WHEN applying for a bond, the institution initiating the home loan will normally insist on some life insurance to safeguard them against premature death.

WHEN applying for a bond, the institution initiating the home loan will normally insist on some life insurance to safeguard them against premature death.

They cannot insist that you do it with them, but they are entitled to insist to have protection.

Many different ways of insuring these bonds have come about and, in most instances, to the detriment of bondholders.

In my opinion there is only one type of viable cover. This is the type that can guarantee cover on the outstanding balance of your bond at the cheapest premium possible.

Brokers may try to sell you endowment policies, but these market-related policies have not managed to keep up with soaring costs.

Endowment policies have achieved returns well below 10percent for the past ten years while bonds have varied between 8,25 and 15,5percent rates of interest.

Term assurance offers homeowners the simplest package at approximately a third of the price of most other policies.

Either level or reducing term can be bought for a minimum contribution and should the life assured die before the term of the bond's expiry, the amount paid should cover the bond.

With decreasing term, the bondholder needs to be careful to ensure that the sum assured accurately mirrors the fluctuations of the bond.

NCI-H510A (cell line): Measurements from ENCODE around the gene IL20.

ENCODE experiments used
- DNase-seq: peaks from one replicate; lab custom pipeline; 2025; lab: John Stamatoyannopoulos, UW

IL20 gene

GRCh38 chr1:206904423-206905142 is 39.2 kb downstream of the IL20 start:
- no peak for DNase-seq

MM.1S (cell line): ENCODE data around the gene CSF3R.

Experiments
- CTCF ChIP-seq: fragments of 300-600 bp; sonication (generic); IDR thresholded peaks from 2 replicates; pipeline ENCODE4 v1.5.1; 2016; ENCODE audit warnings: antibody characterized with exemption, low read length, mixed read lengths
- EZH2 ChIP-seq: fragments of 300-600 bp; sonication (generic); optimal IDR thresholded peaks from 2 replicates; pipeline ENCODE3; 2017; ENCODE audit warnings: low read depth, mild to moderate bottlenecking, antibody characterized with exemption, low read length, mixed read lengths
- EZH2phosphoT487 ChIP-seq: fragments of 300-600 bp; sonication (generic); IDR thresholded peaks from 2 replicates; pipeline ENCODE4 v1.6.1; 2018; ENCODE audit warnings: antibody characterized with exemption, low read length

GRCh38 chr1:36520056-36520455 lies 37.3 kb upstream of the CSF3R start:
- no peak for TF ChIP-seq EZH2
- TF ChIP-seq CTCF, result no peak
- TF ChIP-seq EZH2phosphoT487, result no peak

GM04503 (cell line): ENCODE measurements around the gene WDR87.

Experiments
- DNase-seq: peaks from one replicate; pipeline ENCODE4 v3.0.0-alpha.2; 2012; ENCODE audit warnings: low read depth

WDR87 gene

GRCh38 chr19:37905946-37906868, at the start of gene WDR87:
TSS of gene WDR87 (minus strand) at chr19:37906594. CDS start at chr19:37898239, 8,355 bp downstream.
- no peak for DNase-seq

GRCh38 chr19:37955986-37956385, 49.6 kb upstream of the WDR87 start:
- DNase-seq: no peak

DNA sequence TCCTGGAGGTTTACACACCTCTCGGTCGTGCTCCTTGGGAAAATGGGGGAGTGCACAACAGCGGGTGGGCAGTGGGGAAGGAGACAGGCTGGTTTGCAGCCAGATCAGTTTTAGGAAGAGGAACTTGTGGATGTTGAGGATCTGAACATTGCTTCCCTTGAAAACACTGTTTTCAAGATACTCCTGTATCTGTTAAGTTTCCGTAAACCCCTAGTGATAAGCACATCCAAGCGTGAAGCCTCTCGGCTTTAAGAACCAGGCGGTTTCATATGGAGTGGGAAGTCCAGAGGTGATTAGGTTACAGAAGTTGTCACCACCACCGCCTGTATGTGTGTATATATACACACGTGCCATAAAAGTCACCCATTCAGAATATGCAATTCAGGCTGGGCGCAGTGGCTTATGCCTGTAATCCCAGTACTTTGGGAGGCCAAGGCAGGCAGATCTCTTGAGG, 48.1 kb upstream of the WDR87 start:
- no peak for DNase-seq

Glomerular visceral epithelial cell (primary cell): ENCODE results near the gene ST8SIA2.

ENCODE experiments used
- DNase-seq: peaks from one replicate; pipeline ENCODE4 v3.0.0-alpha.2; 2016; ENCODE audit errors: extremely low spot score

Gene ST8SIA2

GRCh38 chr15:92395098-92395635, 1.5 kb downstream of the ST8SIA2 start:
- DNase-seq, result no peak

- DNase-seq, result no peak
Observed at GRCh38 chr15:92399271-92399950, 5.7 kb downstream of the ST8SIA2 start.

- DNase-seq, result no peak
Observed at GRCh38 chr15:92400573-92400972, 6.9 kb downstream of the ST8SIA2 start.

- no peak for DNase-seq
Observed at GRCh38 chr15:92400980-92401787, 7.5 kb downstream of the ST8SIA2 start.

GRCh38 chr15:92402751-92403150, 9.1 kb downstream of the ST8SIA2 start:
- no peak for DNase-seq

In many cases, a bond is probably the largest debt that will be incurred in a lifetime and payments are often supported by both husband and wife.

The loss of either income in the event of death would therefore create greater risk of debt. For this reason, I recommend that the term assurance be taken on the lives of both spouses. I also strongly advise against adding an investment increment on to your mortgage protection policy.

Term assurance is far cheaper than a whole life policy or an endowment and the money saved can be invested elsewhere, such as unit trusts, to achieve better returns.

There is one danger, however, in buying term assurance that restricts your future potential for growth. Currently, most first time homeowners are Dinky's (Double income, no kids yet).

Circumstances change and the need to move into bigger, more expensive homes arises and the cover required because of an increased bond would be greater.

As money does not buy insurance, your health does. I suggest a guaranteed insurability option be taken allowing future cover without medicals. You can also add disability, dreaded disease or retrenchment riders to the policy.

I've always advised clients to pay their bond off as quickly as they can.

To get the cover that best suits your needs, you need to:

l Find a reputable, independent financial advisor;

l Look at a variety of products;

l A competent broker needs to maintain regular communication with clients and trouble- shoot where necessary;

l Ask your broker for a comparative table before you buy life assurance;

l The bank granting the bond will try and sell this to you, but first investigate all options;

l Always read the fine print. Ask your broker to explain terms and conditions;

l Disclose your medical conditions. This may increase your premiums, but it won't jeopardise a payout upon death.

l The writer is a director of Bryan Hirsch Colley and Associates. Helpline 011-880-4888.